Are our train coaches fire resistant?
Chennai: Another fire broke out on a moving train in the wee hours and it claimed several lives.
Families carried home charred unrecognizable bodies after painstaking identification process and mourned for the dead.
The injured took home the indelible scars. And the government announced solatium after usual headcount.
All this was after the ill-fated III AC coach of Bangalore-Nanded Express went ablaze near Anantpur in Andhra Pradesh last week.
Similar scenes were witnessed when S11 coach of Delhi bound Tamil Nadu Express went ablaze and killed over 35 passengers near Nellore in July last year.
Only the place and the coach have changed. Both incidents were followed by rhetoric popular among railway officials - production of fire retardant coaches with efficient emergency exits.
The incident has raised a plethora of queries. How did the entire coach reduce to ashes if the AC coach was built using fire retardant material?
Why did nearly 50 per cent of the passengers not make it out of the coach alive?
Was the emergency exit not efficient enough to help save maximum passengers?
Why did the AC coach attendant not alert passengers immediately after fire outbreak?
One would not have to travel all the way up to RDSO, Lucknow, R&D wing of Indian railways to find answers but a visit to IIT-Madras and Tiruchy Railway Division would do.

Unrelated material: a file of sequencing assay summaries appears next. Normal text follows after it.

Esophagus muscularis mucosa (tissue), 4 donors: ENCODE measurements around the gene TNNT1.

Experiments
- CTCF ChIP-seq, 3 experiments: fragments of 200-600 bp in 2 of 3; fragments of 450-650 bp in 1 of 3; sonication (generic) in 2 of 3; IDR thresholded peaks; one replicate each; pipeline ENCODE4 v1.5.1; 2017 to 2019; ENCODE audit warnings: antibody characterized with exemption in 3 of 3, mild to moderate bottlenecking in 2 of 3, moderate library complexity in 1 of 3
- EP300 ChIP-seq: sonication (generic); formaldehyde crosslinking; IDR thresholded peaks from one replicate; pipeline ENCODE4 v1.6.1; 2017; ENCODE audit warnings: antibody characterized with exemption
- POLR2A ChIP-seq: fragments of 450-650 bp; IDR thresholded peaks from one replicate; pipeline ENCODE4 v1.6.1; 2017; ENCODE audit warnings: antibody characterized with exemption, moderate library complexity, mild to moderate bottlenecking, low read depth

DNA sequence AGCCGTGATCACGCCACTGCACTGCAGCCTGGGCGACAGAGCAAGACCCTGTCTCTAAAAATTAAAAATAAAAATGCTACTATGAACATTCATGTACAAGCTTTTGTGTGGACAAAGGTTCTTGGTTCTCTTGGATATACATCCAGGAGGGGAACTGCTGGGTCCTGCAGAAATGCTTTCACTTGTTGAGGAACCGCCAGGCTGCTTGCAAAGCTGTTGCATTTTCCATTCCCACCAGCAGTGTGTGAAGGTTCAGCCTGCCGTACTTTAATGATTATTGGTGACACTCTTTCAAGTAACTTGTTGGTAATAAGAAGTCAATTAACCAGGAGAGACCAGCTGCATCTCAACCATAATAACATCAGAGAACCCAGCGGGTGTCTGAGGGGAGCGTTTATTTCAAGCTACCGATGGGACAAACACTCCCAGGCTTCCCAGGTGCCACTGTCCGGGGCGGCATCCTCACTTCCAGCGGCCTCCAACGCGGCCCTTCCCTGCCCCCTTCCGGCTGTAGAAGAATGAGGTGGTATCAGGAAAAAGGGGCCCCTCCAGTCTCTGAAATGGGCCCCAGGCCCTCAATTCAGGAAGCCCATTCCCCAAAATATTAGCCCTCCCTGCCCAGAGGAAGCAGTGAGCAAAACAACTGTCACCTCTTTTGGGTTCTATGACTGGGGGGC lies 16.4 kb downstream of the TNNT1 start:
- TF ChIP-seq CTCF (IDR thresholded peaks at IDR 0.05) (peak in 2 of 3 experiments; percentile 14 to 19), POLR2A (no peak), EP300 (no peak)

Railway sources revealed to DC that the main reason ICF awarded Rs 25 lakh each for two projects, production of coaches using fire retardant material and coaches with efficient emergency exits, to IIT was the emergency exits in the existing coaches were not effective and easy to operate.
The new exits studied by IIT experts would be operable only from inside.
A senior SR official revealed that Tiruchy railway division had designed a new “rope technology” for efficient evacuation of passengers during emergencies.
“If an additional Rs 500 invested on every coach could save at least one extra life during emergency why not try it out?” the senior official asked.
“In most train fires, passengers either die or go unconscious before fire spreads due to fumes released by burning of upholstery and wooden lining used in the coach walls,” another SR senior said adding that enough research should be done to prevent death due to asphyxiation as much as fire.